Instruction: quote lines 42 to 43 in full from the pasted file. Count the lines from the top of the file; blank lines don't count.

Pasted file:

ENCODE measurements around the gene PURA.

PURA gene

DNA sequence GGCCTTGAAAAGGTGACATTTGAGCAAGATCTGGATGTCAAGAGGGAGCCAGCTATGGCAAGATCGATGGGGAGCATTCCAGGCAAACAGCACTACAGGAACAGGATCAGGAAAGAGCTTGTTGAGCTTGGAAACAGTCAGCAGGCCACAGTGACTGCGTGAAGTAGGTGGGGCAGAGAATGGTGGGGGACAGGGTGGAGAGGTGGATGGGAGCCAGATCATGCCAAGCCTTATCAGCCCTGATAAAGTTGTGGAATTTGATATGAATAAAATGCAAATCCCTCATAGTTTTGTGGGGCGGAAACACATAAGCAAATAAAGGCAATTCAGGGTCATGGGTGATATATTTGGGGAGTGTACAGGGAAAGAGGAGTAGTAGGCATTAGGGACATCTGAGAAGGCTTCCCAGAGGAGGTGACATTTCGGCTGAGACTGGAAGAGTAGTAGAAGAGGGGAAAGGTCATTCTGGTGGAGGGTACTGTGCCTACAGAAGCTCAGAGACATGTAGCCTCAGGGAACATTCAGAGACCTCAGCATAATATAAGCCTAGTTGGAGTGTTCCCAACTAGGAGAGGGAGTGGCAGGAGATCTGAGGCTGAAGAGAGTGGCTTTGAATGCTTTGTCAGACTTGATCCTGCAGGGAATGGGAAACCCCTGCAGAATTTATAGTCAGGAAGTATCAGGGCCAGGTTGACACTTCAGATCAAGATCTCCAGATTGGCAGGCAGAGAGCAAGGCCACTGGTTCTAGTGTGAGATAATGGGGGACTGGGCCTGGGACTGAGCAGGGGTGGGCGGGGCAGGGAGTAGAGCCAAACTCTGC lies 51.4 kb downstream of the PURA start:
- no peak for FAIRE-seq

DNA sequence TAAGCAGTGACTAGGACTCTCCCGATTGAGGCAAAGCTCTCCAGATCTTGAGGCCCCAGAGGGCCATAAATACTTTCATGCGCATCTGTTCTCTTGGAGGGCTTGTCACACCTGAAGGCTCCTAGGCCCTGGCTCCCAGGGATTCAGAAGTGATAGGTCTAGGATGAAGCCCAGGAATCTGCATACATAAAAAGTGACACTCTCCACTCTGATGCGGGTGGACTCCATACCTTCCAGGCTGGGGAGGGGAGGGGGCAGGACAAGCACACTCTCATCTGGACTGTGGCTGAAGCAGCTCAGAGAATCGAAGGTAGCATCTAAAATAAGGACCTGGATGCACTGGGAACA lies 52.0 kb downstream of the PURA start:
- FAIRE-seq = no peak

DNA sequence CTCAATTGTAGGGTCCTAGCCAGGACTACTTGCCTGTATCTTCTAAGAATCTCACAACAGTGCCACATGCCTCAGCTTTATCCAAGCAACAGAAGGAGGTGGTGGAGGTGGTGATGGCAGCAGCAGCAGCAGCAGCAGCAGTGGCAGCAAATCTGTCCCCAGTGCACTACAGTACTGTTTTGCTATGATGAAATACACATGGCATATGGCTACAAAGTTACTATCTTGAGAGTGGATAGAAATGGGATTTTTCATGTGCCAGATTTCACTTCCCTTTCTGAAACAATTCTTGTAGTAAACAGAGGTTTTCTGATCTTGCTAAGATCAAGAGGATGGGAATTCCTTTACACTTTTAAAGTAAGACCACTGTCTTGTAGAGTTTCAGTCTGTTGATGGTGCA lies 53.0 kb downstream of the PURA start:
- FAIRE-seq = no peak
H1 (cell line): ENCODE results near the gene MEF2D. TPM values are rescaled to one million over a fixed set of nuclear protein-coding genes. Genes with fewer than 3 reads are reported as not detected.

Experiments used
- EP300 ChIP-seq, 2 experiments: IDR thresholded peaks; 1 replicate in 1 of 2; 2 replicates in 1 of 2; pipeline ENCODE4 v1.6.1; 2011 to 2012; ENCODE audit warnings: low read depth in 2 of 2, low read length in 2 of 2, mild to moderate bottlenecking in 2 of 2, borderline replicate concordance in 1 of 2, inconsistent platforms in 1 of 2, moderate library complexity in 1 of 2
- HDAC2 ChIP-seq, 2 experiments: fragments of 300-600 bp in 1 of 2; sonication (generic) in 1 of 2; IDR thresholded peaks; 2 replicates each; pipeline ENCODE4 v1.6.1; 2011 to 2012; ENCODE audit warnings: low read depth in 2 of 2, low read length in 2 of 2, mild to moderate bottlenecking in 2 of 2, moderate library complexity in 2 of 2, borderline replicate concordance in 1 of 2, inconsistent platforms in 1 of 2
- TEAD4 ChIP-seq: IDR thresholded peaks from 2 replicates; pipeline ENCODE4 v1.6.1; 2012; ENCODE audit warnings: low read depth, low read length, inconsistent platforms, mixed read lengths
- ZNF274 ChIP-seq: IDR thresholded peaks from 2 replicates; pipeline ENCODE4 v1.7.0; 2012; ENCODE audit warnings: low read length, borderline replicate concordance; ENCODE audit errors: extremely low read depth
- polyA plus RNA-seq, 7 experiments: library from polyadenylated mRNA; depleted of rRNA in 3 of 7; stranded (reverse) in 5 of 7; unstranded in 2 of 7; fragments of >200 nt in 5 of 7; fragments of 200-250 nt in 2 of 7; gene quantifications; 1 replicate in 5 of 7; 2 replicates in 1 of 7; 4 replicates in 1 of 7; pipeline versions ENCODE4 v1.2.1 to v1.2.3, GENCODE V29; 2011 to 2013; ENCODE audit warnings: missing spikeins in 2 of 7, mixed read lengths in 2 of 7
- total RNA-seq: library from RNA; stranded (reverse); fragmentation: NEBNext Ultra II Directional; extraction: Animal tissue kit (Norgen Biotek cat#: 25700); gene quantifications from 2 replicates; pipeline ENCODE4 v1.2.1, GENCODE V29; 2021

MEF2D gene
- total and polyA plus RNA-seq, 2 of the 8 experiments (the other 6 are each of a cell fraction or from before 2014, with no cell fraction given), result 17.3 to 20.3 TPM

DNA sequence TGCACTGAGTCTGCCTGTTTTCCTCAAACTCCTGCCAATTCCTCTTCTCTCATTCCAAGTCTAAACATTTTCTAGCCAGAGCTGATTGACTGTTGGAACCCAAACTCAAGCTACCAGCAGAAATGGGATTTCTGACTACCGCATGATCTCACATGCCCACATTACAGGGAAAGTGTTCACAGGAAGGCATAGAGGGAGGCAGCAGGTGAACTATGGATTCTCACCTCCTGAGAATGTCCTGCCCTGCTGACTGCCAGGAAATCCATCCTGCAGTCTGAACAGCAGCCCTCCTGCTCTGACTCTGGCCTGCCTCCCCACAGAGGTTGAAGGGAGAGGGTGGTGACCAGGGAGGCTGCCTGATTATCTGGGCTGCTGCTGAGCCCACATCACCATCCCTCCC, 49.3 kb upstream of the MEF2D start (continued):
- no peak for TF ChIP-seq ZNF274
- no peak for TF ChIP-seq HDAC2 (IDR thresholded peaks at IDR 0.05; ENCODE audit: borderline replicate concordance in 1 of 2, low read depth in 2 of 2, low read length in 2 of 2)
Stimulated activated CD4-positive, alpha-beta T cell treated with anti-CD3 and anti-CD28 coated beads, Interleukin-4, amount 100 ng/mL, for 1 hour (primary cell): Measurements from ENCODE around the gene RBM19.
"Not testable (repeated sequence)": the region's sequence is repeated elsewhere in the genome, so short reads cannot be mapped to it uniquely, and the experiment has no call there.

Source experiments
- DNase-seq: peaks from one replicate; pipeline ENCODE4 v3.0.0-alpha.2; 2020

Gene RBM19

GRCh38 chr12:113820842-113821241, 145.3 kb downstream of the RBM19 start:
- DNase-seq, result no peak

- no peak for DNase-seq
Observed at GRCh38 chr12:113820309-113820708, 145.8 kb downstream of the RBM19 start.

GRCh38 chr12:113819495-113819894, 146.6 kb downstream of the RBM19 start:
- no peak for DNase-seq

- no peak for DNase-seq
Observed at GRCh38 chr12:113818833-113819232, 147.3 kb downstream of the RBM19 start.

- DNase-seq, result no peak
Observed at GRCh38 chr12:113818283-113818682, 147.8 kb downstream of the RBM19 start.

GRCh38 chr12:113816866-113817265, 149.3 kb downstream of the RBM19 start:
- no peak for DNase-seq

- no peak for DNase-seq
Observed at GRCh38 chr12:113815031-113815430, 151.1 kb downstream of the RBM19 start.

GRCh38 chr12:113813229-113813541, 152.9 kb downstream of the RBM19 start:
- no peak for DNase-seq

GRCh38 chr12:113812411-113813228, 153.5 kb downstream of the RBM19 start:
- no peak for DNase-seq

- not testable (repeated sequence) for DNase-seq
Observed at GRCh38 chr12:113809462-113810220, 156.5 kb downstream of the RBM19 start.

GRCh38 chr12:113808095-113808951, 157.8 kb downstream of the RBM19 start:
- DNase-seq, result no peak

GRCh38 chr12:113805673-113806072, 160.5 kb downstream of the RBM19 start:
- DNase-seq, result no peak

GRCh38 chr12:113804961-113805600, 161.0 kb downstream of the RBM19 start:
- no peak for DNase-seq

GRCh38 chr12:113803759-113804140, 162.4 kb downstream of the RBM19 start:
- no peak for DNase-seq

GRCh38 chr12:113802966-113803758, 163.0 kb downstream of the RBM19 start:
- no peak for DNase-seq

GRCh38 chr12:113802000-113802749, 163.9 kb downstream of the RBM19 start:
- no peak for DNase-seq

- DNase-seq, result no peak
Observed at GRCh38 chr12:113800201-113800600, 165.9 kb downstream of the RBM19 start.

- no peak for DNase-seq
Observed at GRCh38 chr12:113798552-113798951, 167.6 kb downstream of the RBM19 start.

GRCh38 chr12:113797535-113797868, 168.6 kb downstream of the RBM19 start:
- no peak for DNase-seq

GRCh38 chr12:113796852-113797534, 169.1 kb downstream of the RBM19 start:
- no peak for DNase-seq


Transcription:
- no peak for DNase-seq

GRCh38 chr12:113812411-113813228, 153.5 kb downstream of the RBM19 start: